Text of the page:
Introducing the concept of needing to pay for choosing your seat has been a great moneymaker for airlines. A family of four, for example, will potentially have to pay an extra $25 to $100, per seat (so an extra $100 to $400, on top of the price of their tickets) if they would like the “privilege” of sitting next to each other.
While it’s a great moneymaker for airlines, it’s a potentially horrible situation for families. Because if a party with children doesn’t pay for seat assignments (or if they get a Basic Economy type seat, where seat assignments aren’t an option), they will ultimately be given whatever unassigned seats are left over. That often means the party will be split up, and young children, including toddlers and sometimes babies, are left unable to sit next to a parent or guardian.
In order for the child(ren) to sit with an adult, it meant a game of musical chairs on the plane. Read: Who’s willing to switch seats with the parent/guardian or the kid(s)? Sometimes, it works out fine. Other times, you’ll read stories like the guy who was recently convicted for touching a kid inappropriately while her mother was assigned a seat several rows away.
In March of this year, Pete Buttigieg, Secretary of Transportation, put the word out – parents shouldn’t have to pay to sit with their kids on flights.
“Parents traveling with young kids should be able to sit together without an airline forcing them to pay junk fees,” Buttigieg said in a statement, adding that the department had been pressing airlines to make those guarantees. “All airlines should do this promptly, even as we move forward to develop a rule establishing this as a requirement across the board.”
At the same time, the Department of Transportation (DOT) introduced a new dashboard that allowed travelers to see which airlines made it their business to sit families together for free, and which didn’t.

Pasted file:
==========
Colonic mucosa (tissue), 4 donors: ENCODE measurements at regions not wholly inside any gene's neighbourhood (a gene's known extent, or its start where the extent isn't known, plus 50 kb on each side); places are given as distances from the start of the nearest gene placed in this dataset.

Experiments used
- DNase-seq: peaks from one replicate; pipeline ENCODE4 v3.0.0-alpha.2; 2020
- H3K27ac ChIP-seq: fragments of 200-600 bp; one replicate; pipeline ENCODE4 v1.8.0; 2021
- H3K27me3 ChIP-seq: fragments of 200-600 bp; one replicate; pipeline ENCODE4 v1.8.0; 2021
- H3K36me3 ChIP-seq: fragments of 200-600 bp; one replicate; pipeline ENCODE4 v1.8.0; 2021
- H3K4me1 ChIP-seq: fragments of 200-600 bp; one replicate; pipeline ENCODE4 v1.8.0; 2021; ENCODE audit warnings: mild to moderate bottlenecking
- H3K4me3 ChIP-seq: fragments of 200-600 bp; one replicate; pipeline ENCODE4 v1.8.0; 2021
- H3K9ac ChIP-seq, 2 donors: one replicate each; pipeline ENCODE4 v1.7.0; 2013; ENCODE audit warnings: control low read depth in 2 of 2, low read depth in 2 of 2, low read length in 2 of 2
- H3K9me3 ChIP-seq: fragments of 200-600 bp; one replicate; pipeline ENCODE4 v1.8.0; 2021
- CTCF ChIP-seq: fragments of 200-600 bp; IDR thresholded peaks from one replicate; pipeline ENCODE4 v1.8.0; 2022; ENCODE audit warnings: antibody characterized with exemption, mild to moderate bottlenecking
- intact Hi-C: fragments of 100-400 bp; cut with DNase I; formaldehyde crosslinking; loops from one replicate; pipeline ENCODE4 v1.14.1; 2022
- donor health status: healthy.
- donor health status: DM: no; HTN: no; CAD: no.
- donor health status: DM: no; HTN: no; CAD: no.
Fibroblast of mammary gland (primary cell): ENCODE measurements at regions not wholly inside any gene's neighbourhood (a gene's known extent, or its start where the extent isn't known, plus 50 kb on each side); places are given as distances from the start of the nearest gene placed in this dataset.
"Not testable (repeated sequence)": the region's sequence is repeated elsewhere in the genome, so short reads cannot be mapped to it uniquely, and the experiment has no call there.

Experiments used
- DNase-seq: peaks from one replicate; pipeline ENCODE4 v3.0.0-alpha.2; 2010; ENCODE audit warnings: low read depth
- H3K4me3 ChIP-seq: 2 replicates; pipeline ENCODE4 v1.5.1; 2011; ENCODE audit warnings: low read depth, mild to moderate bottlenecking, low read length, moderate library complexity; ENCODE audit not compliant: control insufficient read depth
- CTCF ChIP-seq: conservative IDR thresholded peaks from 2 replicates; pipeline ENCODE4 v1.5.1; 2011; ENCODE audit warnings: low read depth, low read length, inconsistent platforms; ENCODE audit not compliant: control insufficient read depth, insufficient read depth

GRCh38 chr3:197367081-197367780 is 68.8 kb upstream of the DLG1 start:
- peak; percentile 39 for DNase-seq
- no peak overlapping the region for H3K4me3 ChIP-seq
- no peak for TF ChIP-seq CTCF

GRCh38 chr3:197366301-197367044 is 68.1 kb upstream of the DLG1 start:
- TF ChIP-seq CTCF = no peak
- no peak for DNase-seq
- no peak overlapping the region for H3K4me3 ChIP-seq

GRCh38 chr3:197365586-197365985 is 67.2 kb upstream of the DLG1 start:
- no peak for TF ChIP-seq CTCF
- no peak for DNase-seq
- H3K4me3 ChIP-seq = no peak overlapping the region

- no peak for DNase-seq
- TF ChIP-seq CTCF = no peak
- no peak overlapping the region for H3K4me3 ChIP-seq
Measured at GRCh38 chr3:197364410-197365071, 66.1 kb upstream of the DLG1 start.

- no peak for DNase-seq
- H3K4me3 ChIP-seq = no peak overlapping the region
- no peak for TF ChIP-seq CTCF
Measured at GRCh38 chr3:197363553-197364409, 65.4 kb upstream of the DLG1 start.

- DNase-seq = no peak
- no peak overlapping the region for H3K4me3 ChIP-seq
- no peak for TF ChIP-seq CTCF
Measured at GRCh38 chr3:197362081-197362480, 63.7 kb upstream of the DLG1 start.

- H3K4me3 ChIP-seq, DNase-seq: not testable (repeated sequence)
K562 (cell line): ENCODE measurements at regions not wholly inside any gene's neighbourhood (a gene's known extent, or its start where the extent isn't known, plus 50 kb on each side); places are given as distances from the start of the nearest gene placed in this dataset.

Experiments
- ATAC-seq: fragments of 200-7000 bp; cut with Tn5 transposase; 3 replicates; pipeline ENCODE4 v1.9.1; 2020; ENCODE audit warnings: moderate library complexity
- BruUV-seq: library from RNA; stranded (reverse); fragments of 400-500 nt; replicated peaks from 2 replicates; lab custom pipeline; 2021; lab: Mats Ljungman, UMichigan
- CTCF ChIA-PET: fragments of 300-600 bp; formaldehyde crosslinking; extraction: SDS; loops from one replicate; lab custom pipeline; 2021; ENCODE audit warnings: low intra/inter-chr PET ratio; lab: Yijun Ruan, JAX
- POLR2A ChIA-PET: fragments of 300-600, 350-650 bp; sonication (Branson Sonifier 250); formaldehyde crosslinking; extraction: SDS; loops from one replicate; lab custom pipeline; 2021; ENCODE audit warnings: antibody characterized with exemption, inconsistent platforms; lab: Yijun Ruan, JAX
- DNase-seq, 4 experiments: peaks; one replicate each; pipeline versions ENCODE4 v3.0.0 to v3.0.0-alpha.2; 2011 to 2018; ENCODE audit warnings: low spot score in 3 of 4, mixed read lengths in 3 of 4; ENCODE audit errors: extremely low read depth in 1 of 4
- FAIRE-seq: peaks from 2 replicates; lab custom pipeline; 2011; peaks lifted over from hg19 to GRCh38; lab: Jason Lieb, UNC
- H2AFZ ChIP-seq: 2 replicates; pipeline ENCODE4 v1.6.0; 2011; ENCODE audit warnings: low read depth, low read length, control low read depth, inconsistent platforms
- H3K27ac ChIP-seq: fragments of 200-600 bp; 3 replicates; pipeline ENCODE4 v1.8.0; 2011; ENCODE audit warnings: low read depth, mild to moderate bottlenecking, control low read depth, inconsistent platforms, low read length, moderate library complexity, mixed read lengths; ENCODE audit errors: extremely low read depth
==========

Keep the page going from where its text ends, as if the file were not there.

It's simple: parents shouldn't have to pay extra to sit next to their children on a flight.
— Secretary Pete Buttigieg (@SecretaryPete) August 28, 2023
Until this week, the list of carriers committed to fee-free family seating was paltry. It included:
And the ones that wouldn’t guarantee fee-free family seating were:
However, there’s some good news!
JetBlue’s policy for sitting with children has been:
Traveling with Children
We will always do our best to seat children with an adult family member. For the best seating options, we recommend booking early and selecting seat assignments at the time of booking or with a reservation crewmember (third party service fees may apply). If seats together are not available, please let our airport gate crewmembers know when you arrive at the airport. They will do their best to find a seating solution. We cannot guarantee that seats together will always be available.
In other words, “We will try to sit kids with their parents but we can’t guarantee it, and the best way to ensure that happens is to book early and buy seats together.” That’s how they wound up on the “won’t guarantee fee-free seating” list.
However, without any fanfare that I can find, they’ve just updated their website, and there’s a big change:
JetBlue is dedicated to ensuring the comfort and safety of every Customer including families traveling together with our desire that young children sit with their parents or an accompanying adult. We therefore guarantee that if the following conditions are met, children 13 years old and under will, no later than 24 hours before the scheduled flight departure time, be provided a seat assignment adjacent to a parent or accompanying adult on the same reservation at no additional cost, including Blue Basic fares:
1 All Customers are booked in the same reservation and adjacent seats are available in the same class of service your child is ticketed at the time of booking. The guarantee would apply to seats in Mint only if Mint tickets were purchased for the parent and child and adjacent Mint seats were available at booking.
2 You choose seats for the entire reservation or do not select seats for the entire reservation (if you choose Blue Basic, then skip choosing seats for the entire reservation).
3 No changes are made (by the Customer) to your seat assignments once they’re assigned to you.
4 The plane’s seat layout and configuration allow for adjacent seating dependent on the number of children in your reservation.
5 There is no downgauge (switch) of the originally planned aircraft to a smaller aircraft or aircraft with a different seat configuration.
Even if these conditions are not met, JetBlue will always make best attempts to try to seat minor children adjacent to an accompanying adult.
Although not perfect, it’s better than paying to guarantee sitting next to your 3-year-old.
Good on JetBlue!
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